While there are playgrounds,golf courses, stables and a museum within the reservation, much of the 1,945 acre (7.8 km²) parcel is forested, and managed for the preservation of its natural resources. The most popular recreational activities in the reservation are hiking and horseback riding on its many trails. The county-owned Watchung Stables are located on a large cleared area in the eastern end of the park, and at the center is the Trailside area, a large park with picnic tables and playground equipment. The Trailside Museum and Nature Center is at the southern edge, along Coles Avenue in Mountainside. Climbers within the state have been drawn to the bouldering opportunities on the cliffs along the brook and Diamond Hill Road at the Watchung's western boundary, although that is not permitted and indeed actively discouraged by the county.
The land in the reservation has never been pristine and undeveloped either before or after the reservation's establishment. An entire village, Feltville, once existed in the woods in the northwestern quadrant. One popular hike in the western reservation goes through a pine plantation left by the Civilian Conservation Corps in the 1930s.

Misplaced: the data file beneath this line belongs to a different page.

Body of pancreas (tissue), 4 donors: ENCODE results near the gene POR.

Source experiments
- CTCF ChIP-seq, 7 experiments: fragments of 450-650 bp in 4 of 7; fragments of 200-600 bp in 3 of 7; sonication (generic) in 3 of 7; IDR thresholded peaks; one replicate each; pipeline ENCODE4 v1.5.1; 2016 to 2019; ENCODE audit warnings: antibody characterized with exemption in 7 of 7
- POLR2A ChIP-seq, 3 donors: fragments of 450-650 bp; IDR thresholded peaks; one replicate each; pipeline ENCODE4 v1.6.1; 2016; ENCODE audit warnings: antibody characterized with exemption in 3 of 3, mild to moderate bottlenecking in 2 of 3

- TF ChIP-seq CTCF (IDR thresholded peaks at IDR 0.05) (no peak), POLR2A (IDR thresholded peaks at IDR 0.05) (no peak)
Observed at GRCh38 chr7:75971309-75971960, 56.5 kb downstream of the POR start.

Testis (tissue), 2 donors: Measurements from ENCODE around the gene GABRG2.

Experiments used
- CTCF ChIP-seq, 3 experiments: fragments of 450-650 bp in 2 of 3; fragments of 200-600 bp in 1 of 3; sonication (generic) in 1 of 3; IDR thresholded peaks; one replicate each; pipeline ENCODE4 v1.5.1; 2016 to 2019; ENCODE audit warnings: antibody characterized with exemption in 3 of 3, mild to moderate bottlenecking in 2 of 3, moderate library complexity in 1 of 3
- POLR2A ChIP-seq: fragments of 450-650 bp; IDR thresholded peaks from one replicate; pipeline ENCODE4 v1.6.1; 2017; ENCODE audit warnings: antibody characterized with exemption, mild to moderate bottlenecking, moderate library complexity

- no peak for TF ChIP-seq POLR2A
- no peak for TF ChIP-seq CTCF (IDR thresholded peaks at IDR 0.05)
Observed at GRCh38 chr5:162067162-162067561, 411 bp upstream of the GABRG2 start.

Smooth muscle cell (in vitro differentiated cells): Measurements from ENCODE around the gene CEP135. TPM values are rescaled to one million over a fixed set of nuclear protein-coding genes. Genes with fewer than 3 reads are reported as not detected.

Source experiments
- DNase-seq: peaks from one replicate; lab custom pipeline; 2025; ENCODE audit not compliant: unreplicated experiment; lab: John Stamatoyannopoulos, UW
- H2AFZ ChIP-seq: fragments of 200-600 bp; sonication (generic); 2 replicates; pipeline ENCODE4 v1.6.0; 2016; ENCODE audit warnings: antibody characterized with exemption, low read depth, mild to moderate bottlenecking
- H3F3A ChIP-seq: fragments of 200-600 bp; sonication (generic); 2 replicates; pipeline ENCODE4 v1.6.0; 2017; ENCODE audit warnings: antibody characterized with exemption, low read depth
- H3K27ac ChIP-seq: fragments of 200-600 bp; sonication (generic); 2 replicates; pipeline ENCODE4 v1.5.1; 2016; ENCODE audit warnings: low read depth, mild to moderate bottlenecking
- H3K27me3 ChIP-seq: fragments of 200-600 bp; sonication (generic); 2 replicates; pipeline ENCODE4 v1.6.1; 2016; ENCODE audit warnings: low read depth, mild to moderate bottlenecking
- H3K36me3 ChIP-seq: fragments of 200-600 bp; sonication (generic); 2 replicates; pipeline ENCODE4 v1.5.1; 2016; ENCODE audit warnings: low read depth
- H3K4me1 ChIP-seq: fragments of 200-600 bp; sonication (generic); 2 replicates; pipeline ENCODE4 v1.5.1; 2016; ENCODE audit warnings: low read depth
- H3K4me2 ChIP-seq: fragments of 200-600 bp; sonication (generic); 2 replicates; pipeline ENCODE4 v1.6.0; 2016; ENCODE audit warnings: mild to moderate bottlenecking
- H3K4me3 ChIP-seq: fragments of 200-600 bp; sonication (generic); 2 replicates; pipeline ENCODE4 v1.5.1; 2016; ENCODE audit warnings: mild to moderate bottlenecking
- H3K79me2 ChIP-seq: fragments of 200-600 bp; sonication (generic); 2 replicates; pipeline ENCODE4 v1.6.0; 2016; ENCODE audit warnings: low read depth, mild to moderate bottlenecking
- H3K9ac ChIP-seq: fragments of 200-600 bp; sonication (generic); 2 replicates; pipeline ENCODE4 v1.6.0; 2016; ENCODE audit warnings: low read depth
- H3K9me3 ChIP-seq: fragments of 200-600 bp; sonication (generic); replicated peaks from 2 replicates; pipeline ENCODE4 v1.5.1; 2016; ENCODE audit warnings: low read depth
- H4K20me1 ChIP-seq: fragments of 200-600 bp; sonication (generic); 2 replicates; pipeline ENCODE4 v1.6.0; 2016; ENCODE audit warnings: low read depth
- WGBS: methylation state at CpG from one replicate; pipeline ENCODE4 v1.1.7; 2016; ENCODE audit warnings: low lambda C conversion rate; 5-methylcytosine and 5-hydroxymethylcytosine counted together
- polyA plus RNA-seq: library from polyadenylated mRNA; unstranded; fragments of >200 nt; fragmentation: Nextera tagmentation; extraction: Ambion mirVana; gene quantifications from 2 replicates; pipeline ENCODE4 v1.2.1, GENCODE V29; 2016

Twice higher levels of government have taken land in the reservation, over heavy public protest, for their own purposes. The first time was in the late 1950s when the U.S. Army built a Nike missile base and operated it between 1957 and 1963; it is today the site of the stables. A lasting effect on the reservation came in the 1980s when, following years of litigation and public activism, the New Jersey Department of Transportation got approval for the completion of Interstate 78 through the northern fringe of the reservation. Land bridges were built to allow wildlife to travel between both parts of the Watchung unmolested, though in the end they were not used by animals.